This article demonstrates using SAMI with simple, off-the-shelf sensors and hardware. Specifically, we will be gathering climate data from a low-cost temperature sensor and relaying that data to the cloud via SAMI APIs. From there, we can analyze our collected data in real-time or historically. This autonomous combination of hardware, software and networking is now being referred to as IoT (Internet of Things).
Hardware components we will use in our demo
- Raspberry Pi with a network connection
- Arduino Uno with a breadboard
- Temperature sensor (DHT11)
- USB and power cables, plus wiring for the breadboard
Software we will write
- A Node.js script running on the Raspberry Pi
- A Sketch program running on the Arduino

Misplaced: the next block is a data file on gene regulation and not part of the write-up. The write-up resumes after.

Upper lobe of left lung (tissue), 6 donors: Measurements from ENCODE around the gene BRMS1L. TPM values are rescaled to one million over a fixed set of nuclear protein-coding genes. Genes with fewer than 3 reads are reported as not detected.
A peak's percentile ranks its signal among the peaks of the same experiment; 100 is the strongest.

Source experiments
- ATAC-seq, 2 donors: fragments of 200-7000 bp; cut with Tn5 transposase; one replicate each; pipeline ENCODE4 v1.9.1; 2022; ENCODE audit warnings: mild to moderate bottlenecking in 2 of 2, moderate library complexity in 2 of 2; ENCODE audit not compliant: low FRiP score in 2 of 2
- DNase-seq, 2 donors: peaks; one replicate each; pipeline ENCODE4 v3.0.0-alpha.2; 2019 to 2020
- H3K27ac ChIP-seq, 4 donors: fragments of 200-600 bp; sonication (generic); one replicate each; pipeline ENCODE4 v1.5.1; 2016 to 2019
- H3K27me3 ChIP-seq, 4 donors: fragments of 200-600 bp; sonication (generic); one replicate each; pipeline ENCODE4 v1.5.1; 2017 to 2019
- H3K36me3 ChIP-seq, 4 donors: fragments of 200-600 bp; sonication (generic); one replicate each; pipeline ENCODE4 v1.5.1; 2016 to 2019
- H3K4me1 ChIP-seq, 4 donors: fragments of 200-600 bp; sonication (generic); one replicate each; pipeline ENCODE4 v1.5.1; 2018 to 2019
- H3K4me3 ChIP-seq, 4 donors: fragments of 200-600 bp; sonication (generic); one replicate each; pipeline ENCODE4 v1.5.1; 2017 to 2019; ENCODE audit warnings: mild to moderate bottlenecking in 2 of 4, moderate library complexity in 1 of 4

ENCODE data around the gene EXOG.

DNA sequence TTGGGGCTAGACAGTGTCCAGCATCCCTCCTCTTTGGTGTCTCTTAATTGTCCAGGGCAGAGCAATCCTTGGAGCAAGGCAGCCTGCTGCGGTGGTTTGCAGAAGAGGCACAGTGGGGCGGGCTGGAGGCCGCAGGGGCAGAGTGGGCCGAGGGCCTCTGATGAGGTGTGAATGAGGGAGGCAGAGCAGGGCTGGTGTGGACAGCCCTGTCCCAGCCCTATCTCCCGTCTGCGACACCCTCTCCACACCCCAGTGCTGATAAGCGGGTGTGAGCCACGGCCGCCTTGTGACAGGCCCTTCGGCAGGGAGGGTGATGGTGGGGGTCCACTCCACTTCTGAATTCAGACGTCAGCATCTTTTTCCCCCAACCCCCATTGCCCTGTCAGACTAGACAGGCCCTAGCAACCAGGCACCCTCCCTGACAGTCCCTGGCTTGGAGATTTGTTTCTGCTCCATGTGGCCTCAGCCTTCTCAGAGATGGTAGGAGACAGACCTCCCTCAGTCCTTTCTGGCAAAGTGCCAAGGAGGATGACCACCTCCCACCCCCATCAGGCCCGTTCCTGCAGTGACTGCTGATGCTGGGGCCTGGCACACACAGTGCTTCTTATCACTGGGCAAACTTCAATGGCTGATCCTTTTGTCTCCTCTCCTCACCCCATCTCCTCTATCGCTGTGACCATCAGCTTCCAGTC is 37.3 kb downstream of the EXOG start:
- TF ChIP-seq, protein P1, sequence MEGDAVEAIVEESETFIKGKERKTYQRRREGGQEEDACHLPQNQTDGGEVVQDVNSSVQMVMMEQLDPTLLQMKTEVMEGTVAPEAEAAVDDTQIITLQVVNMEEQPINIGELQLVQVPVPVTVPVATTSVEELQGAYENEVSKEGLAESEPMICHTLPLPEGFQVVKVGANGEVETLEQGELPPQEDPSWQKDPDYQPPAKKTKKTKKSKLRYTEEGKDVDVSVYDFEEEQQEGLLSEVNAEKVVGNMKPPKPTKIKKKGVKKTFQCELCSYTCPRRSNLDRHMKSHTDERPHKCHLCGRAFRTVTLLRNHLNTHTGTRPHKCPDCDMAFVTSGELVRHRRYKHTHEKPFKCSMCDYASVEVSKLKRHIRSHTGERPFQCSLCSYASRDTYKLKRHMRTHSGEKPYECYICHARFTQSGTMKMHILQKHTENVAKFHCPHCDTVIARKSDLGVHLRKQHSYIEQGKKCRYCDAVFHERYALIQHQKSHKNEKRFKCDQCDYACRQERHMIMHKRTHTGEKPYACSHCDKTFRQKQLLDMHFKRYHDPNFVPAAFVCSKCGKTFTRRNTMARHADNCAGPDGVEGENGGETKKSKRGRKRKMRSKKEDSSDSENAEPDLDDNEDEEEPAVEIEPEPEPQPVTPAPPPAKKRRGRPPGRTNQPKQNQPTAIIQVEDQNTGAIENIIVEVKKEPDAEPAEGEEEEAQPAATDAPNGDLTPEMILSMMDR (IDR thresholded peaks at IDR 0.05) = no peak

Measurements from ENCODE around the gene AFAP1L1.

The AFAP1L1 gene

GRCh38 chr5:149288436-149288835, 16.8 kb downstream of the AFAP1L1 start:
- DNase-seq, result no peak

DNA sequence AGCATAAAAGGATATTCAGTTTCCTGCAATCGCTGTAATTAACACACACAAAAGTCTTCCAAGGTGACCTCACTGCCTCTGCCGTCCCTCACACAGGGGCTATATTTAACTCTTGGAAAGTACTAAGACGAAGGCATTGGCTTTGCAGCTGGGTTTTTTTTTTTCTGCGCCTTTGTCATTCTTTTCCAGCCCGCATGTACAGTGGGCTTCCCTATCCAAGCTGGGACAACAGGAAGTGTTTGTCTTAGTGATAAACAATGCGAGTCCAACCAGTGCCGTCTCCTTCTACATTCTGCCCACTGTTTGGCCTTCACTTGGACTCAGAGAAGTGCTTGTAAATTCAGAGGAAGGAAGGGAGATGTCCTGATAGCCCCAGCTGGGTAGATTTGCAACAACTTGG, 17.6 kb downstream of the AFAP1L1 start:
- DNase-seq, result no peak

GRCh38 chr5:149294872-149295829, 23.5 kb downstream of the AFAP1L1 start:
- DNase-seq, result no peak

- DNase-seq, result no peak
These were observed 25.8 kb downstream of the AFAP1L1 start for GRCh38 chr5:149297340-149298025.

Step 1: Build the weather station
Connect to SAMI (it’s free, really!)
- First, sign into the SAMI User Portal. If you don’t have a Samsung account, you can create one at this step.
- Click to connect a device. Choose the already defined device type “Temp Sensor”.
- Name your device using your name (e.g., “Dan Temp Sensor”).
- Click “Connect Device…”. You’re taken back to the dashboard.
- Click the name of the device you just added. In the pop-up, click “Generate Device Token…”.
- Copy the device ID and device token on this screen. You will use these in the code.
Step 2: Set up the Arduino and the temperature sensor
Now let’s wire the sensor. We are using a DHT11 here. They are not the most accurate, but they are cheap and easy to use for our simple use case.
Using the Arduino IDE, upload the Arduino code (dht11.ino) to the Uno. This code reads the temperature data from the sensor and sends the value (in Fahrenheit) to the serial port every 2 seconds (you can change this parameter in the code later, since SAMI limits the number of messages per day).
For more detail: Weather station using SAMIIO, Arduino, and Raspberry Pi